Co Antrim manufacturer Ryobi vows to return to profit after reporting £4m loss

Ryobi Aluminium Casting, based in Carrickfergus, reported a £4 million loss for the year ending December 31
Ryobi Aluminium Casting, based in Carrickfergus, reported a £4 million loss for the year ending December 31

THE Northern Ireland arm of Japanese manufacturing giant Ryobi has vowed to return to profit after reporting a £4 million loss last year.

Ryobi Aluminium Casting, which makes components for the automobile and electronics industries from a 79,500 sq ft site in Carrickfergus has seen an almost £5 million fall in profits for the year ending December 31, with project delays cited as as one of the key reasons.

The Co Antrim subsidiary reported a loss before tax of £4.2 million last year compared to a profit of £862,442 in 2015. Turnover though remained steady at £75.2 million.

Throughout the year the company also reported a 15 per cent increase in staff numbers, rising from 395 to 455, bringing the annual wage bill up from £12.9 million to £15.4 million

The board of directors have said that high project launch costs for new contracts, lower than expected ramp up volumes and delays in major projects were to blame for the loss, but expect the company to move out of the red sooner rather than later.

In the director's report accompanying the annual accounts the company states it is "planning to return to profit in 2017" and outlined the various issues it faced last year.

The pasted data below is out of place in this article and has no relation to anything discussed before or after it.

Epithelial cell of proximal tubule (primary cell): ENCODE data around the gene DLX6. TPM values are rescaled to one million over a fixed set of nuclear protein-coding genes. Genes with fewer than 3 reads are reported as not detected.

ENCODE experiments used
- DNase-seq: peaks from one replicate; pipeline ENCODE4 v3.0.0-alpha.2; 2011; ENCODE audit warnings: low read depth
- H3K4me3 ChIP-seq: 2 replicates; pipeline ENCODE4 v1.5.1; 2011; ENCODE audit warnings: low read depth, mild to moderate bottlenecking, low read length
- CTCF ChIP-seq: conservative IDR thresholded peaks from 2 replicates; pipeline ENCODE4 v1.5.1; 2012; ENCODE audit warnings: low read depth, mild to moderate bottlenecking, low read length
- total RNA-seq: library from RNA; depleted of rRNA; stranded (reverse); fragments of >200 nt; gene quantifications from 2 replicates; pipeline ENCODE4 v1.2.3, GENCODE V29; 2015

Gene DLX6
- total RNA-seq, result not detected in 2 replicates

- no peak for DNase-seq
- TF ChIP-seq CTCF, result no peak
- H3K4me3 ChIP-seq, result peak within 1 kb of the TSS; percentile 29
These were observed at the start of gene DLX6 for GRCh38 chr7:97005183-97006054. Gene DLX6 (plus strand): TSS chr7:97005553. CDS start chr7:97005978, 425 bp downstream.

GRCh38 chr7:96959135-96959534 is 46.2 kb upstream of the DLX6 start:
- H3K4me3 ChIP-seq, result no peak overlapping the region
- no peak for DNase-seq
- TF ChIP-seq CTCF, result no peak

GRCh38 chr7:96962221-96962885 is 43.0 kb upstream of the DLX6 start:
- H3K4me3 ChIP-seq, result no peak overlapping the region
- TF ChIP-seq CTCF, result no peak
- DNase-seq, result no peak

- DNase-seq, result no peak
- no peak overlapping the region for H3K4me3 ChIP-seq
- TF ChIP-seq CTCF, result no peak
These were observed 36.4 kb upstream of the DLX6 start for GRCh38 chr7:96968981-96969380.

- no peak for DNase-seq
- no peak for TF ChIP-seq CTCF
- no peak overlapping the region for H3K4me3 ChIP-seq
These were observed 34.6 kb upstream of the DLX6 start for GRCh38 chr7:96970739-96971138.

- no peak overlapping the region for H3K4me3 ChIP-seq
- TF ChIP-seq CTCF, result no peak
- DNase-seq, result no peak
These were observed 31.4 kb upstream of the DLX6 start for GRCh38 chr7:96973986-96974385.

"The company has secured new customer contracts, which gave considerable launch issues in 2016, additional overtime and extra shifts were required in order to meet customer commitments. Also a delay in a new product launch caused by late customer stipulated design change resulted in a drop in overall sales and return on investment. However, the majority of these issues have now been overcome and stable production commenced in 2017, reaching full production volumes in 2018/2019."

Ryobi has said it has committed to a "major capital investment programme" over the next three years, which will sustain employment over this period and has the "continued support" of its parent company for "at least 12 months".

Looking to the future the Northern Ireland based company said further growth is forecast, but noted economic uncertainty, part of which has been created by Brexit.

"The UK vote to leave the EU has increased the level of economic uncertainty for 2017. The level of impact that the referendum result will have on the company is uncertain."

"The company is committed to the future growth and development of the business. We continue to expand our customer base and product range. The company will commence new contracts in 2017 and 2018. These will strengthen the future growth and development of the business within the UK," they added.